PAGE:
Ogiue Chika, tsundere?

This is my second article in the tsundere? series.  Today we will tackle the topic of Ogiue, the withdrawn fujoshi from Genshiken. The character archetype tsundere is definitely not as simple as black and white.  There are characters who are blatantly tsundere (Kugimiya) and ones that feature tsundere tendencies but aren’t necessarily tsundere themselves (borderline tsundere).  There are also different forms of tsundere, such as ones that expresses their tsun tsun side by beating the shit out of the protagonist (the violent ones), ones that give the protagonist the cold shoulder, ones that don’t necessarily express their tsundere toward a love interest, but at the entire cast, etc.  We will hopefully explore all of these aspects of this topic, but for now…

Ogiue Chika from Genshiken

Does she qualify as a tsunderekko? And if so, does she succeed as one?

Does she qualify as a tsunderekko? And if so, does she succeed as one?

Ogiue is introduced about halfway into the story.  At first, she expresses indifference and hatred to those willing to befriend her and otakus respectively, despite being an otaku herself.  These detrimental and conflicting feelings were caused by a past trauma that caused her to hate the very things she loves.  She can’t help it, and therefore she is locked into a circle of hate that causes her to be alienated from her peers.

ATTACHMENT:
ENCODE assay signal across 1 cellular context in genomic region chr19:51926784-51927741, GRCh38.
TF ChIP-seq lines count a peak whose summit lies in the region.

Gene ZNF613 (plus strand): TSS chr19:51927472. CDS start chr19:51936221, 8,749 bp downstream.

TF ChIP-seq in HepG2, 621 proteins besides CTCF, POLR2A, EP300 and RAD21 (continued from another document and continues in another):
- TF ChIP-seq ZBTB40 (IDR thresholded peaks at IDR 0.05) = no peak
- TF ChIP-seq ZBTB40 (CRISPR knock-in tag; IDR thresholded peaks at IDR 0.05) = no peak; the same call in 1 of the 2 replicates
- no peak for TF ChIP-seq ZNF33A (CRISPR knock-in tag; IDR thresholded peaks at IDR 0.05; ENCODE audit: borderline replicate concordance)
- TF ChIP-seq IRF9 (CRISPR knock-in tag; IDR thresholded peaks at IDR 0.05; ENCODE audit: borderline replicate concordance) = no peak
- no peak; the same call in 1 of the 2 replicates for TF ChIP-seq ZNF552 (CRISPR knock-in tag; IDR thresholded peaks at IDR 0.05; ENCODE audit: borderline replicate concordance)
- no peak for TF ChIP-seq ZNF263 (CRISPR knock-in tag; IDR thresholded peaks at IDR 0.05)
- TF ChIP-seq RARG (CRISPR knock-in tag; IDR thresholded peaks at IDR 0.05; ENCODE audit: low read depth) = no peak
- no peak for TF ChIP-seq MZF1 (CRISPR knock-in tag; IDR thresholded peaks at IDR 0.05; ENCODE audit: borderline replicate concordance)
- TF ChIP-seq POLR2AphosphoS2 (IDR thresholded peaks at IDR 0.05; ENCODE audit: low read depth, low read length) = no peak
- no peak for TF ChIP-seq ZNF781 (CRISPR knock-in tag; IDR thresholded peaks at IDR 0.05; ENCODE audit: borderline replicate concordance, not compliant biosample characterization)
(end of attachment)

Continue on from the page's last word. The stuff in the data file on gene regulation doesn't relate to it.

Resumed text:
Not long after Sasahara and Ogiue meet, Sasahara begins to harbor feelings for her.  Because Sasahara is an otaku, Ogiue refuse to acknowledge him as someone she could get involved with, thereby suppressing her own feelings for him.

Ogiue begins to express her love for Sasahara in an awkward and unconventional way, by drawing a “boys-love” manga featuring Sasahara and another senpai of hers.  Because she is ashamed of it, and wants to keep it a secret from him, the gap in their relationship widens.  But Sasahara refused to give up, and after inspecting the manga, despite Ogiue’s protests and being unscathed in the process, the two begin to go out.

One indicator of Ogiue’s transformation due to her new relationship with Sasahara is extremely evident.  Her eyes begin to sparkle soon after she begins to date Sasahara and they remain sparkling for the remainder of the series.  This “sparkle” symbolizes that she has gotten over her past and is ready to accept herself for who she is.

sparkless spark

Ogiue makes a dramatic change in her character as the series progressed, a trait much needed to be considered as a part of a character archetype that is defined by being dynamic.  Her tsun tsun aspects are hard to miss and quite brutal, while her dere dere aspects are just as potent.  She even has a physical indicator of her transition from tsun to dere. Ogiue is an incredible tsunderekko.

Verdict: Tsundere

Tsundere effectiveness: 9 urusais

Until next time…



  1. Well it DID feel tsundere to me. Like the “I hate otaku” part, and how she hates manga and ero material but somehow likes yaoi and draws yaoi. And of course her tsundere attitude is apparent in her interactions with Sasahara. Definitely a tsundere, although much cuter than the usual loli tsundere.

    • I never really considered her tsundere until I sat down and thought about it. I always liked reclusive nature and liked her even more when she began to show her sweeter side after she began dating Sasahara. I guess I’m just drawn to these type of characters.

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